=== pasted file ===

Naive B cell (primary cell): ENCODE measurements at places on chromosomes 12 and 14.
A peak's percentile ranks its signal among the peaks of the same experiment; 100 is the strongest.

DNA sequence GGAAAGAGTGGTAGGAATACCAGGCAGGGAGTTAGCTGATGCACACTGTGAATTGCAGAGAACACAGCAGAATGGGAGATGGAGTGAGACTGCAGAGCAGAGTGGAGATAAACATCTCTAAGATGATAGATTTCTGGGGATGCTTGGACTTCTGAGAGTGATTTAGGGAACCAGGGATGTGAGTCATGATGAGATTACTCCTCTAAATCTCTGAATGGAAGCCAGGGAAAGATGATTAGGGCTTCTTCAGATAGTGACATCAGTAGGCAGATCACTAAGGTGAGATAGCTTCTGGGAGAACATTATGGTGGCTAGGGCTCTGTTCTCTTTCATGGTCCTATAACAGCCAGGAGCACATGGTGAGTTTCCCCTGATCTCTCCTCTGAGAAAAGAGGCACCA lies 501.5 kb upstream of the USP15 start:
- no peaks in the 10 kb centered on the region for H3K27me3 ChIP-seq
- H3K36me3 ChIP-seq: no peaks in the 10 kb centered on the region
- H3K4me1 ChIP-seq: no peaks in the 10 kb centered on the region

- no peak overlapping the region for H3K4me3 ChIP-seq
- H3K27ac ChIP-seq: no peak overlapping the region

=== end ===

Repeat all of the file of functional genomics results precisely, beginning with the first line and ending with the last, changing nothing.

Naive B cell (primary cell): ENCODE measurements at places on chromosomes 12 and 14.
A peak's percentile ranks its signal among the peaks of the same experiment; 100 is the strongest.

DNA sequence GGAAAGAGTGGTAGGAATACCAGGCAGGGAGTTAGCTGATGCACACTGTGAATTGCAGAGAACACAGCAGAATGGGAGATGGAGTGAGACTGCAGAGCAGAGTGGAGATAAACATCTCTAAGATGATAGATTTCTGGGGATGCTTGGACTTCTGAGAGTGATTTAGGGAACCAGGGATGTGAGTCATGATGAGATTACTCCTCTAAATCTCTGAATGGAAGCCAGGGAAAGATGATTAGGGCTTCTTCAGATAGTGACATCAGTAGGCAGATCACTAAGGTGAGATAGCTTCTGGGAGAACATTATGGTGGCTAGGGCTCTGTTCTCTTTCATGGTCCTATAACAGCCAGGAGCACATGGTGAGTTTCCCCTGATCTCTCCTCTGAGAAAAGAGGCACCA lies 501.5 kb upstream of the USP15 start:
- no peaks in the 10 kb centered on the region for H3K27me3 ChIP-seq
- H3K36me3 ChIP-seq: no peaks in the 10 kb centered on the region
- H3K4me1 ChIP-seq: no peaks in the 10 kb centered on the region

- no peak overlapping the region for H3K4me3 ChIP-seq
- H3K27ac ChIP-seq: no peak overlapping the region